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Colorado's Scenic and Historic Byways

The Colorado Scenic and Historic Byways program is a statewide partnership intended to provide recreational, educational, and economic benefits to Coloradans and visitors. This system of outstanding touring routes in Colorado affords the traveler interpretation and identification of key points of interest and services while providing for the protection of significant resources. Information from Colorado State websites.

Scenic and Historic Byways are nominated by local partnership groups and designated by the Colorado Scenic and Historic Byways Commission for their exceptional scenic, historic, cultural, recreational, and natural features. There are now 25 Colorado Scenic and Historic Byways.  More information can be located at www.ColoradoByways.org .  They have a weatherproof map available upon request by emailing Byways@dot.state.co.us

1 Alpine Loop
2 Trail of the Ancients
3 San Juan Skyway
4 Unaweep/Tabeguache
5 West Elk Loop
North Central
6 Guanella Pass
7 Mount Evans
8 Peak to Peak
9 Cache la Poudre- North Park
23 Trail Ridge Road- Rocky Mountain National Park
10 Colorado River Headwaters
11 Flat Tops Trail
12 Grand Mesa
22 Dinosaur Diamond
South Central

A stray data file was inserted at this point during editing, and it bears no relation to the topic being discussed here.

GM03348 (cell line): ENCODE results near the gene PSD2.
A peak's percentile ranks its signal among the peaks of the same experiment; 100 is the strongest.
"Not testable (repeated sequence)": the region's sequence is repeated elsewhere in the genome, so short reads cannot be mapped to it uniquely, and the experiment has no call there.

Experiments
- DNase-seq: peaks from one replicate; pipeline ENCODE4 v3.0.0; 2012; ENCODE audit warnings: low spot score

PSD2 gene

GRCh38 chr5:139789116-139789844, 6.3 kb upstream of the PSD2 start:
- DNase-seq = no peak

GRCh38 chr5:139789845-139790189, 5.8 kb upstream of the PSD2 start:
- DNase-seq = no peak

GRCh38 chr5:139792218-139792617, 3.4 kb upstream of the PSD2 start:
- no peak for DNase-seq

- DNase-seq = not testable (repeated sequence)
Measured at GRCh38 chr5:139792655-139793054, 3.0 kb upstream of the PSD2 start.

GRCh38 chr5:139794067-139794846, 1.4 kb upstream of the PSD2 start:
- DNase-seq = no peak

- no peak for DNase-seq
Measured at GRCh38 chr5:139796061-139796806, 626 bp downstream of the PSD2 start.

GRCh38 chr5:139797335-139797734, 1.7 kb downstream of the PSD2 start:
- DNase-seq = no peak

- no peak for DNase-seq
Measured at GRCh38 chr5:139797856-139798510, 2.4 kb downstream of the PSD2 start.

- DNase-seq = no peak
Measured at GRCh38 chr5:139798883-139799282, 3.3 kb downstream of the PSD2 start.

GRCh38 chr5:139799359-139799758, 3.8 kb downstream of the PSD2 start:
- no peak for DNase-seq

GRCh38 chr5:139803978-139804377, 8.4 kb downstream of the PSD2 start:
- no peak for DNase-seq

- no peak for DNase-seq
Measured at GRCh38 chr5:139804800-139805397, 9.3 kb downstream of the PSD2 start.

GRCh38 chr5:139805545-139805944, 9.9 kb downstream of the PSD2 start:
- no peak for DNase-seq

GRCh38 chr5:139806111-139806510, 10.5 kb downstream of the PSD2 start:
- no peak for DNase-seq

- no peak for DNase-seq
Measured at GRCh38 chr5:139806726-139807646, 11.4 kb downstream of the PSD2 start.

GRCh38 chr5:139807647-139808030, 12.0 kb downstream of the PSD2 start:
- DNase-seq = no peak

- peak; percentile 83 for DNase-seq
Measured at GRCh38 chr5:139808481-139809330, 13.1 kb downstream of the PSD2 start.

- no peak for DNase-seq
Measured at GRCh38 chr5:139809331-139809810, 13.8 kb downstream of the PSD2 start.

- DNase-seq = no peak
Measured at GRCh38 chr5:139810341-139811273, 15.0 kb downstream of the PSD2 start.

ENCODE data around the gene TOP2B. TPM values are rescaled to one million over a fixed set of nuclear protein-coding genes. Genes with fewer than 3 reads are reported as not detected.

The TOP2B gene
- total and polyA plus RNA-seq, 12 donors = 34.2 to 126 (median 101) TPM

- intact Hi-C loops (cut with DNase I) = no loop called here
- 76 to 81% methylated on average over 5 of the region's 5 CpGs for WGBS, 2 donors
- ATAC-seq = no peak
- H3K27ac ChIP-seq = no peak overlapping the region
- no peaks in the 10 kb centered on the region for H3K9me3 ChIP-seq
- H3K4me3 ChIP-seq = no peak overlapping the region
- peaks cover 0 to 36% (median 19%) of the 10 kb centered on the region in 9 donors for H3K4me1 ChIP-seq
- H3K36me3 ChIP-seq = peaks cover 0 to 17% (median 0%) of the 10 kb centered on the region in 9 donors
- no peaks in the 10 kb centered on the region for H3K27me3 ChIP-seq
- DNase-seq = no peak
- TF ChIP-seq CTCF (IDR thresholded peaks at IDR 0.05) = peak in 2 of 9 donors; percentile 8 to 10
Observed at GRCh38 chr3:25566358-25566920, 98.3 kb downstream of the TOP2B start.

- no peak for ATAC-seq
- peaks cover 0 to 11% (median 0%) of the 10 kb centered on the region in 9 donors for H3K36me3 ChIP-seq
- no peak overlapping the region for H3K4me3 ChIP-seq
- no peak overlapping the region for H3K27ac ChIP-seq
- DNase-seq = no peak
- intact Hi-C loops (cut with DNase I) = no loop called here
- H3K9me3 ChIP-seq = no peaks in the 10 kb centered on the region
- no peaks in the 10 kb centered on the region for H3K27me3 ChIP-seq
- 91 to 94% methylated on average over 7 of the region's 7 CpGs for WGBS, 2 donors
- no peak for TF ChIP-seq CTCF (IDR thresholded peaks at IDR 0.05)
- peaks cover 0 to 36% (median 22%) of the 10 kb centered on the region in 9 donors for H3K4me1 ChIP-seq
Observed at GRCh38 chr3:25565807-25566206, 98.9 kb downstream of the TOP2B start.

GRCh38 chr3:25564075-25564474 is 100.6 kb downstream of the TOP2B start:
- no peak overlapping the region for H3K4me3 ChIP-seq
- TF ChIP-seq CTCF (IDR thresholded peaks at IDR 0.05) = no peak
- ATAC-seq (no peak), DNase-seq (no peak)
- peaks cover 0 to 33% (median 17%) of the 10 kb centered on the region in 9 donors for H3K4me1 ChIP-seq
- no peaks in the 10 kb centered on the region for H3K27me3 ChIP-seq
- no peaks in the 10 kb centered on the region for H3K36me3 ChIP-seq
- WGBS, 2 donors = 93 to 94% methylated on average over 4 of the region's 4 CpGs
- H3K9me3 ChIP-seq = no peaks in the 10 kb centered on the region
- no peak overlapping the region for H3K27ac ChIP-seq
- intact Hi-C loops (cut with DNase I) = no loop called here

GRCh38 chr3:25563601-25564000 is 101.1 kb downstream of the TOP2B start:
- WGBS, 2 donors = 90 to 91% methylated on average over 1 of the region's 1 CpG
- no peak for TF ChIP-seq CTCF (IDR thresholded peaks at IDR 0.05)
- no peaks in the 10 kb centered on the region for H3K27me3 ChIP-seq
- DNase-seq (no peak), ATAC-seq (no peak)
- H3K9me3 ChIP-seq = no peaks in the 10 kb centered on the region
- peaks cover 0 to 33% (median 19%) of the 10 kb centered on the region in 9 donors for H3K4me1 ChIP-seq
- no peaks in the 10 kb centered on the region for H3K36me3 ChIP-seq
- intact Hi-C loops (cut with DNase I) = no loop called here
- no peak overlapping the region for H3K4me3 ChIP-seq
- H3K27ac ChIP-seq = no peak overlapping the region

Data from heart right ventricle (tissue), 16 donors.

13 Los Caminos Antiquos
14 Top of the Rockies
15 Silver Thread
16 Gold Belt Tour
17 Frontier Pathways
24 Collegiate Peaks
18 Pawnee Pioneer Trails
19 South Platte River Trail
20 Highway of Legends
21 Santa Fe Trail


1. Alpine Loop
The Alpine Loop leaves pavement and people behind, crossing the remote, rugged, spectacular heart of the San Juan Mountains. Itís demanding - the two 12,000-foot passes (Cinnamon and Engineer) require a high-clearance 4-wheel-drive vehicle - but the well-prepared motorist reaps unparalleled rewards: pristine mountain views,hiking and biking trails, great camping opportunities, and ample solitude. These rocky roads were first used by 19th-century miners, who carted their ore off to Silverton, Ouray, and Lake City in mule-drawn wagons. Spend an afternoon exploring abandoned townsites, structures, and other former mining haunts - if you want to commune with ghosts of Coloradoís rich past.